Grammar is an important part of language, and Indonesian is no different! Let’s start with the basics of Indonesian grammar.
Sentence structure: Indonesian follows a subject-verb-object (SVO) sentence structure, meaning that the sentence is built on the order of a noun/pronoun, verb, and then object or complement. Sentence order can often vary depending on the context, though.
Tenses: Indonesian is a non-finite language, meaning it does not have tenses the way many European languages do. When conjoining in Indonesian, the reader will understand the time the action occurred without explicitly mentioning the time.
Adjectives and adverbs: Adjectives and adverbs are not modified by gender, number, or tense.
Plurals: Forming plurals in Indonesian is relatively straightforward. To make a noun plural, simply add --i to the end of the noun. For adjectives and adverbs, the plural is formed by adding --pun to the end.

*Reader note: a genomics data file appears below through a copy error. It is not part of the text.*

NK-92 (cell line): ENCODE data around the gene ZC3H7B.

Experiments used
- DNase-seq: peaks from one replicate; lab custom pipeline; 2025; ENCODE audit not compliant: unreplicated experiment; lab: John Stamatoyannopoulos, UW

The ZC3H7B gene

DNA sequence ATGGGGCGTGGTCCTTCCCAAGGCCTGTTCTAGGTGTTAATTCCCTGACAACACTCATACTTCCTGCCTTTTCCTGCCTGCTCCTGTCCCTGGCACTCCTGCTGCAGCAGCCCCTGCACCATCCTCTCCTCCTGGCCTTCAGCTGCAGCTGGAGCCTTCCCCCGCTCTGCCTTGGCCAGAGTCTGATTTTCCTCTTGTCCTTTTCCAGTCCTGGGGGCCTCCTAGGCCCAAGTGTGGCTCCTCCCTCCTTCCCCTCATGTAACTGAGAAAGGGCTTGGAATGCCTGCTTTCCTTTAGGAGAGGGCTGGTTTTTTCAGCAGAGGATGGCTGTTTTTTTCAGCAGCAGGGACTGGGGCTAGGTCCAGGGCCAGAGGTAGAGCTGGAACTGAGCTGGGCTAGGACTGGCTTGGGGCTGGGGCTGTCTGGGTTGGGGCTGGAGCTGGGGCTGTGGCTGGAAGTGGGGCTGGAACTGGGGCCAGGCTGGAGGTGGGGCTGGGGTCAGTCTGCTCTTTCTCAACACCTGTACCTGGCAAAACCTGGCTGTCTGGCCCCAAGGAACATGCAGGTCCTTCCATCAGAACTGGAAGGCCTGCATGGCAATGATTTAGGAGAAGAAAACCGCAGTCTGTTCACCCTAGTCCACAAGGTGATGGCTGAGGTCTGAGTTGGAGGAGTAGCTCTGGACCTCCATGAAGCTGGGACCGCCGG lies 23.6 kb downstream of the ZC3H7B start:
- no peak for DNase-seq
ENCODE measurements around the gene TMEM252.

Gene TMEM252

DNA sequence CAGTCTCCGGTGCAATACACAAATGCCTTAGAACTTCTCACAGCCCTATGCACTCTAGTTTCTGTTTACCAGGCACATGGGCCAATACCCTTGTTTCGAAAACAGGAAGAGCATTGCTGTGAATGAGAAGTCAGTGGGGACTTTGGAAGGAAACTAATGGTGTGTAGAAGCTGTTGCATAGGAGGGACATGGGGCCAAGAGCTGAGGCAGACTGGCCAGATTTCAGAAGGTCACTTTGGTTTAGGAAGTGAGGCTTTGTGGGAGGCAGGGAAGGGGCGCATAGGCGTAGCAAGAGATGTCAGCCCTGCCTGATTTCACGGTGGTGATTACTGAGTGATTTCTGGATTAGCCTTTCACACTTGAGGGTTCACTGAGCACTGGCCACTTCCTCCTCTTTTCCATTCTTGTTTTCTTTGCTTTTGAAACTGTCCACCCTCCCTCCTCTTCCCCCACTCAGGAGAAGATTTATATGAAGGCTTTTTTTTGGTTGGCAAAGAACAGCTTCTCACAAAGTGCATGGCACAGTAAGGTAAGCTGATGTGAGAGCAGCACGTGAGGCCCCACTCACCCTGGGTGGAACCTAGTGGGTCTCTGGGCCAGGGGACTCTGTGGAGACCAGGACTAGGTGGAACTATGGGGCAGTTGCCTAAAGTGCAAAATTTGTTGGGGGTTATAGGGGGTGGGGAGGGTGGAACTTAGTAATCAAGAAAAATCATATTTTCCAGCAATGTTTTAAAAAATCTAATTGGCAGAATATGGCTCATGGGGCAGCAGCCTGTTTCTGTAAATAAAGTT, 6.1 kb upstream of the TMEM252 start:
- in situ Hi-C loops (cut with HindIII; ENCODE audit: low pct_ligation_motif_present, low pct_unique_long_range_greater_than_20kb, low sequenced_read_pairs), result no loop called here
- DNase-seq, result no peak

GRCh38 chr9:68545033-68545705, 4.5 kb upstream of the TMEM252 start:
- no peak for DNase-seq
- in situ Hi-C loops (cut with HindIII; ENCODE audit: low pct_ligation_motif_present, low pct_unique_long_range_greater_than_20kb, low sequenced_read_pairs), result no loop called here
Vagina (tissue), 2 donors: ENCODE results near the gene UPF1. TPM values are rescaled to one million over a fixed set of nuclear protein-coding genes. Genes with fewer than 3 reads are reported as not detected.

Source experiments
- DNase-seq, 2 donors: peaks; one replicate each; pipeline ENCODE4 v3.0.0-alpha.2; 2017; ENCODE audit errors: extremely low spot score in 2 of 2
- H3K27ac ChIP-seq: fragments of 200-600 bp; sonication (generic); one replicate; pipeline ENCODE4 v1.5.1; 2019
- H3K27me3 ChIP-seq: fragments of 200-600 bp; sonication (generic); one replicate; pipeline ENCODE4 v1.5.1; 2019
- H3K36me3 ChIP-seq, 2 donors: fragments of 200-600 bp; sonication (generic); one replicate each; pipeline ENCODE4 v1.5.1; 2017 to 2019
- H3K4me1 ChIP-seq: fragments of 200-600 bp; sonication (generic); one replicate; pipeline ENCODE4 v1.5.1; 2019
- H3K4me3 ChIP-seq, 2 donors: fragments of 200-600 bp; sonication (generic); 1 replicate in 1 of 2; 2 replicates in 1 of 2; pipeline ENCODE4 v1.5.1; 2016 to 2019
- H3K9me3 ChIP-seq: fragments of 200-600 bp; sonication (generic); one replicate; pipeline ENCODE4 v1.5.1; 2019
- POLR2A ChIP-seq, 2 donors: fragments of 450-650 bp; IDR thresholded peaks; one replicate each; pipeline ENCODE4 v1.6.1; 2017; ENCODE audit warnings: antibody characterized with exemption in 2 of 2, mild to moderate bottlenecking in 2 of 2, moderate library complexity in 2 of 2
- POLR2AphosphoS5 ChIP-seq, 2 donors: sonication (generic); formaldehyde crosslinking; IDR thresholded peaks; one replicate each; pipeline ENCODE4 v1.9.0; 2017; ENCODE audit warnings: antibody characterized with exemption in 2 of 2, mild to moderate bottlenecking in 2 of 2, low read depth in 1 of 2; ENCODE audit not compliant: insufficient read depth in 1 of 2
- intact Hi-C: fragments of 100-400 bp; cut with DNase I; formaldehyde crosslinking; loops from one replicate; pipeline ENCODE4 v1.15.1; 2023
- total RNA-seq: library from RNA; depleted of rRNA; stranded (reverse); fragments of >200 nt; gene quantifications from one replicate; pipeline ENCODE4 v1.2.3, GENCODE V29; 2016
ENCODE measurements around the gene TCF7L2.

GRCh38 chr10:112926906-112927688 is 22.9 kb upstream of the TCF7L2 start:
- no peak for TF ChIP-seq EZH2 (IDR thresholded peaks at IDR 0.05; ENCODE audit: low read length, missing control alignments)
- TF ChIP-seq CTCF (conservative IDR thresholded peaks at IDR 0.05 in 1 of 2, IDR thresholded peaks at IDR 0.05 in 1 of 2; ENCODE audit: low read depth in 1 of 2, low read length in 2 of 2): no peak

Formal and informal Indonesian: Indonesian is known to have two levels of politeness - formal, and informal. Generally, the formal level is used when speaking with people that you don’t know well (such as elders, teachers, government officials, etc). Alternately, informal language is used when speaking with people you know well. There are a few differences between the two. For example, some formal words can be used informally (with the proper connotation). In addition, inflected verbs often coincide with the level of politeness when speaking.
Now that you’ve learnt about some of the basics of Indonesian grammar, you’re on your way to speaking and understanding Indonesian fluently!